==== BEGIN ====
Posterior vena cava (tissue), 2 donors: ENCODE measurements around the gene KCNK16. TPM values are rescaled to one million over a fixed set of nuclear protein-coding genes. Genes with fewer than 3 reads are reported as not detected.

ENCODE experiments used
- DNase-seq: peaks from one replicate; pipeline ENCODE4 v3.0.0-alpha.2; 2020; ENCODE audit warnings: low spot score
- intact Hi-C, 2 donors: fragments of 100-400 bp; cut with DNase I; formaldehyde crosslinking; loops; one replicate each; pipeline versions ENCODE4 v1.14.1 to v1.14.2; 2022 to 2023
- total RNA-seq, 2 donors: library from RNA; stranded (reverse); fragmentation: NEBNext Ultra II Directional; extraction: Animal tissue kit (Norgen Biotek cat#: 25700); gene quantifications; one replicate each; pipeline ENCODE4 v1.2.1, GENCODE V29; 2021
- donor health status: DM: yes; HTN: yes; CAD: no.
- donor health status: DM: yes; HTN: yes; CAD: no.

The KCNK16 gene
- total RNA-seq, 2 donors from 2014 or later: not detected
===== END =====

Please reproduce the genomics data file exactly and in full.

Posterior vena cava (tissue), 2 donors: ENCODE measurements around the gene KCNK16. TPM values are rescaled to one million over a fixed set of nuclear protein-coding genes. Genes with fewer than 3 reads are reported as not detected.

ENCODE experiments used
- DNase-seq: peaks from one replicate; pipeline ENCODE4 v3.0.0-alpha.2; 2020; ENCODE audit warnings: low spot score
- intact Hi-C, 2 donors: fragments of 100-400 bp; cut with DNase I; formaldehyde crosslinking; loops; one replicate each; pipeline versions ENCODE4 v1.14.1 to v1.14.2; 2022 to 2023
- total RNA-seq, 2 donors: library from RNA; stranded (reverse); fragmentation: NEBNext Ultra II Directional; extraction: Animal tissue kit (Norgen Biotek cat#: 25700); gene quantifications; one replicate each; pipeline ENCODE4 v1.2.1, GENCODE V29; 2021
- donor health status: DM: yes; HTN: yes; CAD: no.
- donor health status: DM: yes; HTN: yes; CAD: no.

The KCNK16 gene
- total RNA-seq, 2 donors from 2014 or later: not detected